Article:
Landel knows his great responsibility as he manages 420,000 employees. “Owning a job doesn’t only mean making money, especially in the service industry. It also means gaining the sense of being, making contributions to the society and being proud of supporting a family, as well as paying the tuition fee for children and bearing the medical costs.”

He believes that morality will eventually converge with economy in the process of improving human’s quality of life, which is the supreme expectation of our age.



Q: Sodexo is a large and unique company. How would you evaluate it in brief words?

A: Indeed, Sodexo is a unique company. We aim to improve the quality of life, and we take the leading position globally in offering quality of life services. This is also how we position ourselves all the time.

Q: Artificial intelligence is developing rapidly, and many people think that robots will replace most humans to work in the future. Will this be a threat for Sodexo?

A: I don’t think this is a threat for us. On the contrary, I think this is an opportunity. Indeed we are using more and more robots now. In the process of our performing business, there are some simple tasks that can be completed by robots, such as cleaning and some work in kitchen. We would use robots on our own initiative, but I think robots will never take the place of people. The reason is that people are always in the very central position of all services and business we operate. From the consumer perspective, people require to interact emotionally and physically with others, while robots cannot meet such requirement. We need people to serve people as we are people.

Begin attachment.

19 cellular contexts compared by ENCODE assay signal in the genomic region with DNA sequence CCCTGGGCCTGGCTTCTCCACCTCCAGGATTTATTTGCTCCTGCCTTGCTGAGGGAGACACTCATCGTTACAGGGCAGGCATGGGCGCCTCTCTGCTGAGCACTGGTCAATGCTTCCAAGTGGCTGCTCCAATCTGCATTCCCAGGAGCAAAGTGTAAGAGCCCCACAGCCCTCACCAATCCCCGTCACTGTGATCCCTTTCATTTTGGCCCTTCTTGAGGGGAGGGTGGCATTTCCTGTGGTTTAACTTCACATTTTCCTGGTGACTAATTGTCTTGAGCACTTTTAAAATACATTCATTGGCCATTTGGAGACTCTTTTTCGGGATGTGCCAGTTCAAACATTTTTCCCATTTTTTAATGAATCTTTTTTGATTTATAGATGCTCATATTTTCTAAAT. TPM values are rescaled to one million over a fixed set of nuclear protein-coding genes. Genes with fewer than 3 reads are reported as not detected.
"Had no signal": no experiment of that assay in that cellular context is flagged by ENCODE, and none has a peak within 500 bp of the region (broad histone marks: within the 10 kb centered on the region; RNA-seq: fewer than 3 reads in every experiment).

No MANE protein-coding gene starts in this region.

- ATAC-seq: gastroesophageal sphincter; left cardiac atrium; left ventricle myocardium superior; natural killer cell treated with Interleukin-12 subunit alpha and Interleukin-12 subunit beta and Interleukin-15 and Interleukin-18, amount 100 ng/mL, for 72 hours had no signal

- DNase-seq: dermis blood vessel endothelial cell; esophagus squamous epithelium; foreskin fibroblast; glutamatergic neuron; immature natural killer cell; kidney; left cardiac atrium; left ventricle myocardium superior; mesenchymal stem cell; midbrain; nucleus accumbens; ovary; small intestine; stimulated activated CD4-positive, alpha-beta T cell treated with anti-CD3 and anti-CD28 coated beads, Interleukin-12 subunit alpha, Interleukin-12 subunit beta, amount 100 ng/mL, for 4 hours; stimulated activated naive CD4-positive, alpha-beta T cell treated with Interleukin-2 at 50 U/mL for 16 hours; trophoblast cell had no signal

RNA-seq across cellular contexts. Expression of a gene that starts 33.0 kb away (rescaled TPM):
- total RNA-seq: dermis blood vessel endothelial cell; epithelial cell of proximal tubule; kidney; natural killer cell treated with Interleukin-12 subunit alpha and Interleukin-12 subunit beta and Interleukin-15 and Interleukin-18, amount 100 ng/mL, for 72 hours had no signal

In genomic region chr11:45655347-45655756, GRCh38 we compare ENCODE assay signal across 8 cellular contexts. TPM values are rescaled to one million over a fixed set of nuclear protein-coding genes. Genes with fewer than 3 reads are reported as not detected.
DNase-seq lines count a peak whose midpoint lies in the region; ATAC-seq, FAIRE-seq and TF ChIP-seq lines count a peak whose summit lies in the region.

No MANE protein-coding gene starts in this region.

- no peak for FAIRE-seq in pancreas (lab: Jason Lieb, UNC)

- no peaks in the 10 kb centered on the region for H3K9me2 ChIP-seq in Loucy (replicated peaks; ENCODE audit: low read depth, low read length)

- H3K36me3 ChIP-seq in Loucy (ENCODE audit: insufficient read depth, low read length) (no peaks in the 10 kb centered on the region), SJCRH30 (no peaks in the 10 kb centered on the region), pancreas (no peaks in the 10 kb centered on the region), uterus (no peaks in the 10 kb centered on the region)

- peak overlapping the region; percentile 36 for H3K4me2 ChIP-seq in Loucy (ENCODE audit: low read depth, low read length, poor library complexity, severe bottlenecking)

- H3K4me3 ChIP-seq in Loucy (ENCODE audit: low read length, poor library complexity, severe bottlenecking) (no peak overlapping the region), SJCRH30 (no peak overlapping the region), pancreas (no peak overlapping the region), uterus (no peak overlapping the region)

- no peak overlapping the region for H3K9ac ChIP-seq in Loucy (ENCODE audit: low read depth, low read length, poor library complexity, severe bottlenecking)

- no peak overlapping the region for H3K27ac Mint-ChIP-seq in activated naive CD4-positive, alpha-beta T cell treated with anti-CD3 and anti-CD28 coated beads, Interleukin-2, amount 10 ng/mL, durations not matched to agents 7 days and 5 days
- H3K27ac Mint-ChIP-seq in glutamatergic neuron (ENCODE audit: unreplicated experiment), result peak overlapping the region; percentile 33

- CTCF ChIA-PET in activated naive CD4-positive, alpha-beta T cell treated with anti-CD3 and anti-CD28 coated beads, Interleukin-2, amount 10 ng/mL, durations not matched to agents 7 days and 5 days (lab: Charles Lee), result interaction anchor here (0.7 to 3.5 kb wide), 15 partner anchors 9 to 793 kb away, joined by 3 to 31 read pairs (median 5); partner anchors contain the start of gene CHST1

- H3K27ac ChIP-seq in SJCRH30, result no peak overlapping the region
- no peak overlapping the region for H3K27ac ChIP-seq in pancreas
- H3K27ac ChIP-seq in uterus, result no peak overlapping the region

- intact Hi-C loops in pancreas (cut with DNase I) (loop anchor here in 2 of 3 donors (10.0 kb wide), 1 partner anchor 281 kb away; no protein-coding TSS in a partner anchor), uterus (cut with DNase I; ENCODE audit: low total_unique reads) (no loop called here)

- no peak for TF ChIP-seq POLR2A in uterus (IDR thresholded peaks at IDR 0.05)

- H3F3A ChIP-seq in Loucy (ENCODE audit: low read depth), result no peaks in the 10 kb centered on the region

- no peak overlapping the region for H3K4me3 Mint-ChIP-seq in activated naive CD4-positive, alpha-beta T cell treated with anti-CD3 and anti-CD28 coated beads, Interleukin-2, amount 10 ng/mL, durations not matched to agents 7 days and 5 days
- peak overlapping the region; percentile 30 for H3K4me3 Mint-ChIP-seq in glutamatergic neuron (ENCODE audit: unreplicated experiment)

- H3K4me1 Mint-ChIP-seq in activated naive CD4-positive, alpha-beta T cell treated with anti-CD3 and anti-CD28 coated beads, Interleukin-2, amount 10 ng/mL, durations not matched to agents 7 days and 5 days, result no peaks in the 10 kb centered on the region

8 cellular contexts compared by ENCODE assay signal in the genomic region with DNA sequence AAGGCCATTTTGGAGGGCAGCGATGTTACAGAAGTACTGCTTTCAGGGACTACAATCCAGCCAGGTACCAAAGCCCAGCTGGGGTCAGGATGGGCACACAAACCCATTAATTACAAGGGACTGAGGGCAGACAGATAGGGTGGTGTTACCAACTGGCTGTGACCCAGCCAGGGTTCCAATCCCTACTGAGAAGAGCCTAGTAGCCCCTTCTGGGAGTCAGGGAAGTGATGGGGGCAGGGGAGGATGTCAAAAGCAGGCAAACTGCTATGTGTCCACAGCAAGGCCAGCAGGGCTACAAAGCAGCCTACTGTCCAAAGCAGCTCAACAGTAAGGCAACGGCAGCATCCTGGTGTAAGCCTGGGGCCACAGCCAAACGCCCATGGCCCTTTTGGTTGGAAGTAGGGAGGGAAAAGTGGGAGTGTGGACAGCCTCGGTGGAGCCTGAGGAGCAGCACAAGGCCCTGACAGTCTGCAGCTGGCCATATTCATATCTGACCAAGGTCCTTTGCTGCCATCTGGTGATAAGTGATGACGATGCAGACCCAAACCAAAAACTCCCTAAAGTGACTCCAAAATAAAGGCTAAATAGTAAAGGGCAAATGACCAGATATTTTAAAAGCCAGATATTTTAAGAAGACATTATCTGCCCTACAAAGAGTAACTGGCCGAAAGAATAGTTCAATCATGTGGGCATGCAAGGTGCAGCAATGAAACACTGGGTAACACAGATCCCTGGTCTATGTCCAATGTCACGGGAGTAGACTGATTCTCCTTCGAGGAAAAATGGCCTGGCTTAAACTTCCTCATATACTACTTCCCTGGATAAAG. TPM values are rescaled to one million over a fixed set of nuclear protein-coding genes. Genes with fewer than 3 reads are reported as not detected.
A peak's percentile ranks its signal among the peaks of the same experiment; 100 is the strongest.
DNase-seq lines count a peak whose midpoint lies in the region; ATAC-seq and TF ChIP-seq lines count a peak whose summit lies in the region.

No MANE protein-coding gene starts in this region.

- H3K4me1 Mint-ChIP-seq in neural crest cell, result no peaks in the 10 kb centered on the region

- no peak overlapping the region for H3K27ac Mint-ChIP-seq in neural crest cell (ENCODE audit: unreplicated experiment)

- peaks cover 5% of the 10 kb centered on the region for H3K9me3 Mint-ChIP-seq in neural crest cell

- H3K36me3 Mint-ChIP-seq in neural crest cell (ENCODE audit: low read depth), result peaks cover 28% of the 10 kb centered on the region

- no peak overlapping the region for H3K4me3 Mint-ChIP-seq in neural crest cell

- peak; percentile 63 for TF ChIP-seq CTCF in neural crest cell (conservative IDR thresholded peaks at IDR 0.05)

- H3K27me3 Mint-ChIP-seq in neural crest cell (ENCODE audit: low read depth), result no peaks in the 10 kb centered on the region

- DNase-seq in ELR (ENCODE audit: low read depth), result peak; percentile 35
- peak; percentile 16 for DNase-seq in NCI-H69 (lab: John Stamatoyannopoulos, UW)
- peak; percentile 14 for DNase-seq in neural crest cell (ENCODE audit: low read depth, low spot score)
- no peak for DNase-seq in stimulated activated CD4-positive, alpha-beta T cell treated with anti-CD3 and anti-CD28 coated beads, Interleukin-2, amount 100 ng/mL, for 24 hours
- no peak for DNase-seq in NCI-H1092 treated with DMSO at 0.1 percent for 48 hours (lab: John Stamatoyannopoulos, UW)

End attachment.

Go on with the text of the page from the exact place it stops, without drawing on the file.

Q: Compared with other industries, what are the features of Sodexo in terms of innovation?

A: To survive and develop, Sodexo has never stopped innovating. We innovate in a different way from product manufacturers or retailers. The latter might have their own R&D centers to allow some of their researchers and market surveyors to develop new products. What we have is a consumer research team whose task is to create appropriate tools to learn about consumer needs and measure their satisfaction, so as to find chances for innovation and improvement. Besides, all of our “scientists” come from our on-site teams, so each of our solutions is unique and exclusive. When we realize innovation on one site, we are able to duplicate these best practices to other sites in a timely way through our sharing platform, exclusive business improvement team as well as our leadership team committed to innovation and best practice sharing.

Q: As the CEO of Sodexo, what are your philosophies of operation and business?

A: From the perspective of business operation, we stick to the localization principle. An enterprise like us is more about localized operation. We apply the decentralized architecture, so we enable local teams to drive the operation of the whole enterprise. From this perspective, all of our employees providing local services possess entrepreneurship and aggressiveness. On the whole, we are applying the delegating and decentralized architecture of operation.

From the perspective of business philosophy, I have firmly believed that the service industry can bring continual and stable growth to each economy. This is also why I have been committed to service industry for several decades. At Sodexo, we firmly believe that people is the key to success for every enterprise. Improving each person’s quality of life and keeping them happy and work effectively will directly influence the individual and corporate performance.

Q: What is your motto of life?

A: I think that the world we live in needs more balance. To achieve a more harmonious and balanced society and world, we should put people in the center no matter what we do.